Ok, thank you for that explanation, that’s made that a lot clearer.
This is the case where the file system would be useful.
Instead of having to set the address in the program,
the address would be stored in the ‘file’ table at the start of the FX chip and then looked up dynamically by matching the program ID to an entry in the table.
(Note that when I talk about ‘files’ I mean it in the sense of a block of uniquely identifiable external data, explicitly without the implication of using a URL to identify the ‘file’.)
Basically the table would look like this:
Either for some fixed size, or with a prefixed length.
‘Game Id’ would probably be an (unsigned) integer of at least 16 bits.
‘Offset’ would probably be either a page index or a byte index.
‘Size’ would probably be either a quantity of pages or a quantity of bytes.
So a structure representing a table entry might be:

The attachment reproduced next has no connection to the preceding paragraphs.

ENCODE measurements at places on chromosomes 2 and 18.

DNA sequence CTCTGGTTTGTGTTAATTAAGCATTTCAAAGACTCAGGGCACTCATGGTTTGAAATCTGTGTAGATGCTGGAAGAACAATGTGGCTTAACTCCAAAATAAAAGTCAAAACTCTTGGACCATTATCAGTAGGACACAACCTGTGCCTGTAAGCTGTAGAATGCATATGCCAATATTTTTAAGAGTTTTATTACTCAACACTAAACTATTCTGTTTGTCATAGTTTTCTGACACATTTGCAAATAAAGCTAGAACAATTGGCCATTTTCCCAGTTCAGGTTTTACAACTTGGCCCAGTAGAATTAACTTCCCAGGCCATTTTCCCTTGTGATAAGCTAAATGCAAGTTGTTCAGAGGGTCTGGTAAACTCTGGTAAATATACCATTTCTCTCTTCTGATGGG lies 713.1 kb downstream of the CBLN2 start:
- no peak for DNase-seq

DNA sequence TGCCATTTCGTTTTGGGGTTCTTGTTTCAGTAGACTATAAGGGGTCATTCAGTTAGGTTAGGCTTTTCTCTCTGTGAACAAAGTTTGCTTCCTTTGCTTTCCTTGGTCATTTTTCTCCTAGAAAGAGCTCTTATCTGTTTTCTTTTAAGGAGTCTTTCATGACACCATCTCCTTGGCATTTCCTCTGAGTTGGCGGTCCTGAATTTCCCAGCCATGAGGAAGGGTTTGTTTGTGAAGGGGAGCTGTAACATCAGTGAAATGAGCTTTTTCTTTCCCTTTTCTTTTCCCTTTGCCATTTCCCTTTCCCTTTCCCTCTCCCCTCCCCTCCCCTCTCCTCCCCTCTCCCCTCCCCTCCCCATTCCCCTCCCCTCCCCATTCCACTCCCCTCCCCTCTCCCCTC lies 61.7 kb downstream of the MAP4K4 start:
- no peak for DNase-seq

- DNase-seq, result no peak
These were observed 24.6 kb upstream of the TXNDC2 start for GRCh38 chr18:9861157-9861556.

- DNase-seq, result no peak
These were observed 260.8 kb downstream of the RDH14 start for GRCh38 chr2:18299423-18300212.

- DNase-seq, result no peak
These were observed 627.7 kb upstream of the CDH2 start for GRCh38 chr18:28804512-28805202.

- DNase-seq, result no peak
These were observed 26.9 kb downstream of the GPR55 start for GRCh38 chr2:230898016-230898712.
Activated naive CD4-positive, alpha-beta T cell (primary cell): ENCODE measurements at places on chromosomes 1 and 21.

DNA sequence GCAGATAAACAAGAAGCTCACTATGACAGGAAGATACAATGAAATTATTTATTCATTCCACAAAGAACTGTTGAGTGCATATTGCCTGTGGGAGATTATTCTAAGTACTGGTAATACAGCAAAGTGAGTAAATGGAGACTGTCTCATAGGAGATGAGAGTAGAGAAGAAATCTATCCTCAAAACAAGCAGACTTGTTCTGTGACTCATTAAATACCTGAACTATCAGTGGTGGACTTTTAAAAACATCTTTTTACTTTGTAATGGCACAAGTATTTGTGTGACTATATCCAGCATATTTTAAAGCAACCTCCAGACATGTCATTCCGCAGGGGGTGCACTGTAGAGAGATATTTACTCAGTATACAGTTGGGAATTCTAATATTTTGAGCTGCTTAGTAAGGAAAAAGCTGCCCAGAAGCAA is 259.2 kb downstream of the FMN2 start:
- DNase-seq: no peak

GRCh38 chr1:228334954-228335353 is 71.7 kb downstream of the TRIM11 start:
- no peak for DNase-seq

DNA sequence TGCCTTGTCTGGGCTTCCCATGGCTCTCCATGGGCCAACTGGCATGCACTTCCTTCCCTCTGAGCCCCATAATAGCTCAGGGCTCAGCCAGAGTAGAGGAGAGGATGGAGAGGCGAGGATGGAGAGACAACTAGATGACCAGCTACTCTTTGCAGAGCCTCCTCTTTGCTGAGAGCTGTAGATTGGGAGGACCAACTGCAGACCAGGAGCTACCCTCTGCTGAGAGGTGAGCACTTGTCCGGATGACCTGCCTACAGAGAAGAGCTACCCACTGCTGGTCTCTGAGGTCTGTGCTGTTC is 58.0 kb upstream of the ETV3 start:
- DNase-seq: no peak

And then the start of the chip contains the equivalent of either:
constexpr TableEntry table[someFixedSize];
constexpr uint16_t someVariableSize;
constexpr TableEntry table[someVariableSize];
(And then the table could be sorted so that a binary search could be used instead of a linear search, unless that’s going to cause too much wear on the chip.)
The important thing is that this way the program itself doesn’t change after being compiled,
the only thing that changes is the data on the FX chip.
This way it’s possible to rewrite the chip without reflashing the Arduboy itself.
It also allows people to identify data from other games,
which could be useful for some cross-game trickery,
like migrating character profiles from old games to new games.
I realise this would probably be a burden on the bootloader,
but to be honest if we’re giving games access to that much external data I don’t think having a small bootloader is particularly important.
I can’t remember either way, so I’ll just ignore it for now,
I’m not awake enough to work that one out as well.